As I have explained in my scholarship, for instance, patents were defined as civil rights securing fundamental property rights, and thus identified at the time by the legal term of art, “privilege” (see here).
American legislators and courts thus secured property rights in novel and useful inventions, creative works, trademarks, and trade secrets—securing the right to make, use, and profit from the value created by one’s productive (inventive) labors.
First, as a preliminary matter, my colleague, Eric Claeys, has shown that this critique results in part from foisting on Lockean property theory a deontological framework that is alien to Locke’s ethical and political theory.
It was also alien to the American legal actors who understood Lockean theory and implemented it in the law.
Such inventions represent the rationally-guided, value-creating, productive labor that serves a flourishing human life in civil society, and this is why Locke highlights them as exemplars of his property theory.
Lockean Theory in Modern American IP Law The genius and success of Anglo-American property law is that it has recognized and applied the central idea from Lockean property theory that property rights secure , not just physical objects.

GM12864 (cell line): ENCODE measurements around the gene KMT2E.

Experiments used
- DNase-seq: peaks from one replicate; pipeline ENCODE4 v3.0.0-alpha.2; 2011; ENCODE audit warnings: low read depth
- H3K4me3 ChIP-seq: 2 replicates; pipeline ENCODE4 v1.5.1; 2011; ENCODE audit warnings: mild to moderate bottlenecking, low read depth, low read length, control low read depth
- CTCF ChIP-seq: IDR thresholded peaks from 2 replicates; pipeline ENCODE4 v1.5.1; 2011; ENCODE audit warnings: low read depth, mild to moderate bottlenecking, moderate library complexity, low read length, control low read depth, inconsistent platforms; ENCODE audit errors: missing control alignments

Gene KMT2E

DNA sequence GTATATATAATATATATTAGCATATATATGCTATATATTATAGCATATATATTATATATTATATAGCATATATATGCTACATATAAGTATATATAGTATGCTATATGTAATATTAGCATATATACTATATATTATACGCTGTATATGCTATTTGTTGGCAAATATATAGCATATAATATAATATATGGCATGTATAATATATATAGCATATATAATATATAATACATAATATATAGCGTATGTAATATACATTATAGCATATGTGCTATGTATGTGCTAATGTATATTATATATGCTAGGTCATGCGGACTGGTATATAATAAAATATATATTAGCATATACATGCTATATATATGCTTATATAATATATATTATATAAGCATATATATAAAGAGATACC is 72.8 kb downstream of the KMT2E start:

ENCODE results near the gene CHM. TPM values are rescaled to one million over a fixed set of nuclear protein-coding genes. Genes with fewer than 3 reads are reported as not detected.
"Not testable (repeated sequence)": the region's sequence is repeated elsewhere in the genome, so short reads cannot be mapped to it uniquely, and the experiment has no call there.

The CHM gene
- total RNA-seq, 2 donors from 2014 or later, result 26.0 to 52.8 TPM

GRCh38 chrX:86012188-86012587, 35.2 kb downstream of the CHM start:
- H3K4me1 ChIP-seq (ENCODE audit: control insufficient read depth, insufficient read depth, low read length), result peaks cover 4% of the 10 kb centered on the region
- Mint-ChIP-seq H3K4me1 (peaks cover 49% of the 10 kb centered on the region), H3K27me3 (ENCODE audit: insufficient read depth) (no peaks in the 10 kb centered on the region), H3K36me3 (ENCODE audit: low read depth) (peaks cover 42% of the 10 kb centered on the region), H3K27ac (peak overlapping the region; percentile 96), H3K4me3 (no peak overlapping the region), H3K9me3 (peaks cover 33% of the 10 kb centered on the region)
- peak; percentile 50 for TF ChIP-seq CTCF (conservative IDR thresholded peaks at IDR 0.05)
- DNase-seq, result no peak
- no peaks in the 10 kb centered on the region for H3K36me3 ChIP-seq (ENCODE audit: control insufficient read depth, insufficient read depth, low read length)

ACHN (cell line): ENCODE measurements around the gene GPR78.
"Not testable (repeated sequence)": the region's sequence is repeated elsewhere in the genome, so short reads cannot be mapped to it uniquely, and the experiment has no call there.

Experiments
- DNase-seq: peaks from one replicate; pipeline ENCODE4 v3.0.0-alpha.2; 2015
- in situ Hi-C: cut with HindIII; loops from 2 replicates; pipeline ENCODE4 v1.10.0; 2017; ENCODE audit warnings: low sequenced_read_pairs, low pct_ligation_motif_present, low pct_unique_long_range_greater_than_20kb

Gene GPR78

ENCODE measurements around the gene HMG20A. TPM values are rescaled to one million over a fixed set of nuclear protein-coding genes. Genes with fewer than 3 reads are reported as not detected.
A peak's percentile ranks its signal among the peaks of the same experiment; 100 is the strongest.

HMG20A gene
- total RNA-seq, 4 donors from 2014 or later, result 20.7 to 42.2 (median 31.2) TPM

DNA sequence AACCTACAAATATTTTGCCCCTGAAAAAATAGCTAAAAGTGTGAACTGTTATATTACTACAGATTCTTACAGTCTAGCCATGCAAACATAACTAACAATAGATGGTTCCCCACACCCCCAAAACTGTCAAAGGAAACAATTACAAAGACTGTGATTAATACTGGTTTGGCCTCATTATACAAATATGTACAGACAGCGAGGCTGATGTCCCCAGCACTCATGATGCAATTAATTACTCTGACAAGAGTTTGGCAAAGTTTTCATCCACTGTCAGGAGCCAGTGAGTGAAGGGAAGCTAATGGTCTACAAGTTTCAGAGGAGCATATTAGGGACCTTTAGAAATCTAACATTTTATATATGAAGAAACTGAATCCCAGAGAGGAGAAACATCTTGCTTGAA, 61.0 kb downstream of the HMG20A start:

In his famous 1826 treatise, , Chancellor James Kent classifies copyrights and patents under the title, “Original Acquisition by Intellectual Labor.” Here, Kent argues for the Lockean principle that “It is just that [authors and inventors] should enjoy the pecuniary profits resulting from mental as well as bodily labor.” As 19th century judges were wont to say, the patent laws ensured that an inventor would “enjoy the fruits of his invention.” Even more explicitly invoking the Lockean theory I described earlier, one judge in 1843 explained that it is “difficult to draw a distinction between the fruits of mental and physical labor” and that this is a key reason why the patent laws provide that “a man should be secured in the fruits of his ingenuity and labor.” These are only a few examples from a historical legal record of IP rights that are permeated with references to Lockean theory. But many scholars today reject such evidence as mere “rhetoric.” The conventional wisdom is that, while such sentiments were perhaps widespread given American exceptionalism, they had no real impact in the creation and enforcement of IP rights in actual legal doctrine. This is wrong for several reasons.
I cannot address them all in a short essay here, but I will identify a couple to make the case that Lockean theory was determinative in designing novel legal protections for IP rights in the early American Republic.
In § 34 of the I.30) that is the source of both the moral ideal (a flourishing life) and the means to that end (value-creating, productive labor).
It is not lions, tigers, bears, or other “dangerous and noxious Creatures” (II.16) who invented the plough, the mill, and ships.